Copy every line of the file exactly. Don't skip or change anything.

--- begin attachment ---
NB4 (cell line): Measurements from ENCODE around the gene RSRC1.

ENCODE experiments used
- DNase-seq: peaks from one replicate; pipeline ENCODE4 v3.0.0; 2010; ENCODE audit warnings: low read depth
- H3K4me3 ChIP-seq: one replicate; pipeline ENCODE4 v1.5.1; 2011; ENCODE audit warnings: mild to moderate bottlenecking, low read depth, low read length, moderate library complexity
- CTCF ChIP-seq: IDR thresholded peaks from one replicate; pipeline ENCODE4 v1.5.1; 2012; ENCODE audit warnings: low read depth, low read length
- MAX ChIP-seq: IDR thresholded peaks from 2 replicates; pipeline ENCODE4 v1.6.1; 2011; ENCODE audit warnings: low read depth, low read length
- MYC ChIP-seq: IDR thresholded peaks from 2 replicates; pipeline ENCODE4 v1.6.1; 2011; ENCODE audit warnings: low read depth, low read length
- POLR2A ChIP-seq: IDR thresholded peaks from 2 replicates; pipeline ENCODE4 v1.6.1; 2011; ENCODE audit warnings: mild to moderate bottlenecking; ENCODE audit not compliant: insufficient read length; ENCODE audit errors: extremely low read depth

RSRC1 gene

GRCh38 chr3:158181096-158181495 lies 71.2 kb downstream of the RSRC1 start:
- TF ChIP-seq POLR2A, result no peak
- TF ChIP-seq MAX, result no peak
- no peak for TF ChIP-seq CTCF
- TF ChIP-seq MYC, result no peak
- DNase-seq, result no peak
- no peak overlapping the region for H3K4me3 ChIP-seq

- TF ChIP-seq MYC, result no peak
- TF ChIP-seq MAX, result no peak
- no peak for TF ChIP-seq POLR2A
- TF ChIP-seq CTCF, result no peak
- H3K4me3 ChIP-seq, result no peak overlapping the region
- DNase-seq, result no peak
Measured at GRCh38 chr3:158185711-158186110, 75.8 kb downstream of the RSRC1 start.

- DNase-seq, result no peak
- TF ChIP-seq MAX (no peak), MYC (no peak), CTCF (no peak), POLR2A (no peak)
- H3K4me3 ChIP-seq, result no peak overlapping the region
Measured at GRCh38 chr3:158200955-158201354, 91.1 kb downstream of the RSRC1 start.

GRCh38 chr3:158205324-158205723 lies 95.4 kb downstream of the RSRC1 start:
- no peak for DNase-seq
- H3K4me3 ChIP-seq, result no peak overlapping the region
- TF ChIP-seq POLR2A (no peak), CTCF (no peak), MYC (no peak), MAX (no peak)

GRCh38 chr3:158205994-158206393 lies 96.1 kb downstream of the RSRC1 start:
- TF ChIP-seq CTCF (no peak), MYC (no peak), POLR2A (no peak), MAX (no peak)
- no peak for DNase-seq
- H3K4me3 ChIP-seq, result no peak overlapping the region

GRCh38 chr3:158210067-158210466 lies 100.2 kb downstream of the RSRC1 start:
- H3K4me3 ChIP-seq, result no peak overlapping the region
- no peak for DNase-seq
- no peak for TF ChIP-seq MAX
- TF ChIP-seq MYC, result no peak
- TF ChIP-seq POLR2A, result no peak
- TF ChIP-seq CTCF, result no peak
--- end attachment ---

NB4 (cell line): Measurements from ENCODE around the gene RSRC1.

ENCODE experiments used
- DNase-seq: peaks from one replicate; pipeline ENCODE4 v3.0.0; 2010; ENCODE audit warnings: low read depth
- H3K4me3 ChIP-seq: one replicate; pipeline ENCODE4 v1.5.1; 2011; ENCODE audit warnings: mild to moderate bottlenecking, low read depth, low read length, moderate library complexity
- CTCF ChIP-seq: IDR thresholded peaks from one replicate; pipeline ENCODE4 v1.5.1; 2012; ENCODE audit warnings: low read depth, low read length
- MAX ChIP-seq: IDR thresholded peaks from 2 replicates; pipeline ENCODE4 v1.6.1; 2011; ENCODE audit warnings: low read depth, low read length
- MYC ChIP-seq: IDR thresholded peaks from 2 replicates; pipeline ENCODE4 v1.6.1; 2011; ENCODE audit warnings: low read depth, low read length
- POLR2A ChIP-seq: IDR thresholded peaks from 2 replicates; pipeline ENCODE4 v1.6.1; 2011; ENCODE audit warnings: mild to moderate bottlenecking; ENCODE audit not compliant: insufficient read length; ENCODE audit errors: extremely low read depth

RSRC1 gene

GRCh38 chr3:158181096-158181495 lies 71.2 kb downstream of the RSRC1 start:
- TF ChIP-seq POLR2A, result no peak
- TF ChIP-seq MAX, result no peak
- no peak for TF ChIP-seq CTCF
- TF ChIP-seq MYC, result no peak
- DNase-seq, result no peak
- no peak overlapping the region for H3K4me3 ChIP-seq

- TF ChIP-seq MYC, result no peak
- TF ChIP-seq MAX, result no peak
- no peak for TF ChIP-seq POLR2A
- TF ChIP-seq CTCF, result no peak
- H3K4me3 ChIP-seq, result no peak overlapping the region
- DNase-seq, result no peak
Measured at GRCh38 chr3:158185711-158186110, 75.8 kb downstream of the RSRC1 start.

- DNase-seq, result no peak
- TF ChIP-seq MAX (no peak), MYC (no peak), CTCF (no peak), POLR2A (no peak)
- H3K4me3 ChIP-seq, result no peak overlapping the region
Measured at GRCh38 chr3:158200955-158201354, 91.1 kb downstream of the RSRC1 start.

GRCh38 chr3:158205324-158205723 lies 95.4 kb downstream of the RSRC1 start:
- no peak for DNase-seq
- H3K4me3 ChIP-seq, result no peak overlapping the region
- TF ChIP-seq POLR2A (no peak), CTCF (no peak), MYC (no peak), MAX (no peak)

GRCh38 chr3:158205994-158206393 lies 96.1 kb downstream of the RSRC1 start:
- TF ChIP-seq CTCF (no peak), MYC (no peak), POLR2A (no peak), MAX (no peak)
- no peak for DNase-seq
- H3K4me3 ChIP-seq, result no peak overlapping the region

GRCh38 chr3:158210067-158210466 lies 100.2 kb downstream of the RSRC1 start:
- H3K4me3 ChIP-seq, result no peak overlapping the region
- no peak for DNase-seq
- no peak for TF ChIP-seq MAX
- TF ChIP-seq MYC, result no peak
- TF ChIP-seq POLR2A, result no peak
- TF ChIP-seq CTCF, result no peak